Walking around the lighthouse is an invitation to blend in with nature in its purest state. Sitting on the cliff top and seeing how the sea, white with foam, rhythmically struggles against the hard rocks on the coast is an unforgettable experience. You can also wander around the pathways surrounding the different lighthouses and beaches while the breeze from the estuary caresses you.
There is no room for paving at Cape Home - mankind goes virtually unnoticed while the fauna and flora are masters in the area. On the steep road of the Costa da Vela, leave the shore for a moment to go up to the Facho de Donón, in the parish of the same name. You have to go up a stone path, which gets steeper as it gets closer to the top. The word “facho” is a reference in the Galician language to the little seventeenth-century tower built with the remains of Roman altars – it was probably used as a watch-tower to warn of the attacks of Turkish pirates. The privileged location in the highest point of the area guarantees the best views of the Cíes Islands, Ons Island, and the entry into the estuaries of Vigo and Pontevedra. In good weather you can even catch a glimpse of Baiona. According to popular tradition, a fire was lit on the hill top for sailors in the area and to warn neighbouring villages of danger coming from the sea.
The Facho de Donón is not only special for its incredible views, but also because at the top you can see the remains of a hill fort and an open-air Galician-Roman sanctuary dating from the third century AD, devoted to the god Berobreus.
Near Donón, the next and last stop is the parish of Aldán. Here we will find the stone cross of Hío, one of the great wonders of Galicia’s ethnographic heritage. The cross dates from the nineteenth century and is made of a single block of granite. Adam and Eve before original sin, Our Lady of Mount Carmel succouring souls in purgatory and the Virgin Mary standing on the head of the dragon devil are some of the Biblical passages you can see.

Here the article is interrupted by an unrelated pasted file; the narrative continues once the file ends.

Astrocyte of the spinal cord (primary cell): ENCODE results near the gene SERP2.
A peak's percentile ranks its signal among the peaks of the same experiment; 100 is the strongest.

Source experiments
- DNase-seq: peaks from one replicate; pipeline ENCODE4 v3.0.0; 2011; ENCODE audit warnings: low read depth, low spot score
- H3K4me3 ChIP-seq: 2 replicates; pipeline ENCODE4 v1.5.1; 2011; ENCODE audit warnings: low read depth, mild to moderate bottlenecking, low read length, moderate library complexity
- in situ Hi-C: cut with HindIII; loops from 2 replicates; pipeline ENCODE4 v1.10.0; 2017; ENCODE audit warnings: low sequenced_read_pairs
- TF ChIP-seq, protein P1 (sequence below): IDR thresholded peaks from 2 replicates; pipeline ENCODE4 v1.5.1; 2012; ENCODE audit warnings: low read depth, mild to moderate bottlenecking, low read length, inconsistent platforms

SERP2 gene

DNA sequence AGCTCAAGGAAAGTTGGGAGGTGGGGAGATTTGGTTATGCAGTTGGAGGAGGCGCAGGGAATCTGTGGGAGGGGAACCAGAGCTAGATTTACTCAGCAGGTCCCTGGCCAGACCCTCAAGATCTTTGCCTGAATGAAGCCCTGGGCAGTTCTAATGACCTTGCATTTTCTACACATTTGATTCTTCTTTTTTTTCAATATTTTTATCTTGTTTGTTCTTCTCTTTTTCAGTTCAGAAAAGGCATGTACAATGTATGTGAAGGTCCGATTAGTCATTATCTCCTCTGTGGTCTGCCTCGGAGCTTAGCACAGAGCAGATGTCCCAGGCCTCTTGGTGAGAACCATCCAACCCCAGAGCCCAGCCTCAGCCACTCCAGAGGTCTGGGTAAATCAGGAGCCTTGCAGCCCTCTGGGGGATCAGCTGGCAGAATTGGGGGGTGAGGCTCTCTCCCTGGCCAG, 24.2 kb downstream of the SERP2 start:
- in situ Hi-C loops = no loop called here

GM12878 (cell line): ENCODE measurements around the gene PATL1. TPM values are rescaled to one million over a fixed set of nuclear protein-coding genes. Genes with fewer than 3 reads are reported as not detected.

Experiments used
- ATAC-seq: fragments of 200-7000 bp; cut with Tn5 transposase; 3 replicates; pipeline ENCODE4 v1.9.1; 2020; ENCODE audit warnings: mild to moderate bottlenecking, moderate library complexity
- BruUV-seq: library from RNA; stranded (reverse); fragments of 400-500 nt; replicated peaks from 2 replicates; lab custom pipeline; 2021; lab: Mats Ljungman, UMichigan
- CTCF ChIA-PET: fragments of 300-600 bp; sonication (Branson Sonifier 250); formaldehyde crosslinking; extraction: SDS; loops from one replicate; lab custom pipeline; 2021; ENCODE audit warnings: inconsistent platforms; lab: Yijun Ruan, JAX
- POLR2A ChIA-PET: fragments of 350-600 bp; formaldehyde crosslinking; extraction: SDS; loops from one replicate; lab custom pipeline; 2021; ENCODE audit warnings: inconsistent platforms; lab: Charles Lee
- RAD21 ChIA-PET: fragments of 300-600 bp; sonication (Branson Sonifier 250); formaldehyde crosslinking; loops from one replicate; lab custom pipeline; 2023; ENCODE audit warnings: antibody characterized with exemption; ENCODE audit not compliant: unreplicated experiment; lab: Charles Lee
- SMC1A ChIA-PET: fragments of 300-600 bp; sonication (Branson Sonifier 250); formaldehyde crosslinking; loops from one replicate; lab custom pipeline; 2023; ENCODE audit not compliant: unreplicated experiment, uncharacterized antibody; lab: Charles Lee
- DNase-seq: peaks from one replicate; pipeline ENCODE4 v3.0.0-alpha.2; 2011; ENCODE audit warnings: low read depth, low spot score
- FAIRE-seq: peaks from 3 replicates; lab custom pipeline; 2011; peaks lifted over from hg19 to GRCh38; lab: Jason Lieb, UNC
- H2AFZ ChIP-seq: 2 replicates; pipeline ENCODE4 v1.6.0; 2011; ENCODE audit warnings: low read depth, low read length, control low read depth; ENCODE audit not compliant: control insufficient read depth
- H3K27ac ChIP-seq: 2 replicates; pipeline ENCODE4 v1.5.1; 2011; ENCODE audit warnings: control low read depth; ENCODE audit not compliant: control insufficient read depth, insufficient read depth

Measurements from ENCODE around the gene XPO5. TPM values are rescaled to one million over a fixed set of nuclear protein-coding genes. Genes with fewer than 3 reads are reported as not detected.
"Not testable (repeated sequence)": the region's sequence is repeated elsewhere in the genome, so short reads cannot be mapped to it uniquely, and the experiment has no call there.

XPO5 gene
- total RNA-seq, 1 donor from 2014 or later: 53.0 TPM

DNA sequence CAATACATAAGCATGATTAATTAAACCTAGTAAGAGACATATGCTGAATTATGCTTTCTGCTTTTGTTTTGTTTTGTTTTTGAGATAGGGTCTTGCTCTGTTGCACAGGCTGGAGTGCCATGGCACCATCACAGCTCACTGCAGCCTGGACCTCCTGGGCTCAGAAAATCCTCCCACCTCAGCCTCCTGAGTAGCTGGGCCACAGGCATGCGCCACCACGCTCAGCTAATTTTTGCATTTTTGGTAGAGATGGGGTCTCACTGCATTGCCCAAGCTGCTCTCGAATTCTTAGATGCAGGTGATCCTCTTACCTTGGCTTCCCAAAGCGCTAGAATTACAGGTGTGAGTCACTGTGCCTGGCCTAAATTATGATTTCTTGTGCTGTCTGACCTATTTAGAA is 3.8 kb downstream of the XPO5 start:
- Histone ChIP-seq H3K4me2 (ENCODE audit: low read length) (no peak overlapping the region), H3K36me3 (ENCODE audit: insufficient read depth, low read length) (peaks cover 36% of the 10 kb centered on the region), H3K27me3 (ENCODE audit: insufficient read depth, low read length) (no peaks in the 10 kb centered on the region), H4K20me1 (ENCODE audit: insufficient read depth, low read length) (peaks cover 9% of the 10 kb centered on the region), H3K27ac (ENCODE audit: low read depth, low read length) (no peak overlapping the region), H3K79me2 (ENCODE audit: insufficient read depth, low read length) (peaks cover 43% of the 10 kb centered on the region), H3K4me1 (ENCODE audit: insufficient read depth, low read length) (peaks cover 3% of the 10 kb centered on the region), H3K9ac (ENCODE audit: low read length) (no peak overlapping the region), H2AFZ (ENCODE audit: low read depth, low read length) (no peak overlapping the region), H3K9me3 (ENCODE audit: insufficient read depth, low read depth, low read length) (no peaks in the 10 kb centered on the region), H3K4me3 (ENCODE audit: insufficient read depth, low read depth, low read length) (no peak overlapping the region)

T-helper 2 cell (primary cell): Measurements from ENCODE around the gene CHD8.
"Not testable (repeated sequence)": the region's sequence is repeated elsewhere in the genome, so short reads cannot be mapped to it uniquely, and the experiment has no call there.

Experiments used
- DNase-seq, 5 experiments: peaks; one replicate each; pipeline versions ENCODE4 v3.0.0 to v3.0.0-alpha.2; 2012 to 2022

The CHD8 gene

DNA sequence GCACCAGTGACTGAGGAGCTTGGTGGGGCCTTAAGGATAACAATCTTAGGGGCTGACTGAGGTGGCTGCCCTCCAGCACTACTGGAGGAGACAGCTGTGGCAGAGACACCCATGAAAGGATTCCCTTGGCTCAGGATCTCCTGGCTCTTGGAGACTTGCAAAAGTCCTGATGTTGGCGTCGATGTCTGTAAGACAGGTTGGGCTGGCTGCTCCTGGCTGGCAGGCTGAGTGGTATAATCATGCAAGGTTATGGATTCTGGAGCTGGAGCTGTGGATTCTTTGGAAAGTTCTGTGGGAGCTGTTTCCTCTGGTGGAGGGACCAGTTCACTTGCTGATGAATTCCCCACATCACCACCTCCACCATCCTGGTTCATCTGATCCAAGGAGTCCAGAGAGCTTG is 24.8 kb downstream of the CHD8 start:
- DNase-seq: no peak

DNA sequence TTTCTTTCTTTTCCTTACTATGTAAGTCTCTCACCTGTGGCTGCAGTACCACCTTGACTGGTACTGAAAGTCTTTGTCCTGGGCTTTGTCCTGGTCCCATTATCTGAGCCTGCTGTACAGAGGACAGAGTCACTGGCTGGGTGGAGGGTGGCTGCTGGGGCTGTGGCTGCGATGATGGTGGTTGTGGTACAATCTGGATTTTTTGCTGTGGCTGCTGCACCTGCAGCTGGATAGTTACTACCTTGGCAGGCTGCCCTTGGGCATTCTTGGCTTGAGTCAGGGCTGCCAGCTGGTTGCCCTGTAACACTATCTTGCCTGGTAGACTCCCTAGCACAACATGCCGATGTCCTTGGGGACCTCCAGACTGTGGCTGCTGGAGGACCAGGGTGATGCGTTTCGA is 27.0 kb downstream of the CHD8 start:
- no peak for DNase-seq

On 16 August, the saint’s day, the dance of San Roque do Hío, also known as the Pilgrims’ Dance, takes place at the stone cross. There are twenty dancers, all men, who play the women’s roles dressed in clothing similar to that of pilgrims. We will doubtless leave this magical land of the Rías Baixas coast immersed in its nature and wonderful, sometimes terrifying stories of the sea, a solid witness to a land used to living together with the sea.
After this immersion in the culture and nature of the area, and as the icing on the cake for the day, you can quench your hunger at one of the restaurants in Cangas. You will discover a great selection of the best and freshest fish and seafood, and the best white wines from this part of Galicia.

My trip

A miña viaxe

Preparing the trip...

Stores all necessary information to organize your trip: museums, monuments, attractions, lodgings, restaurants...

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During the trip...

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After the trip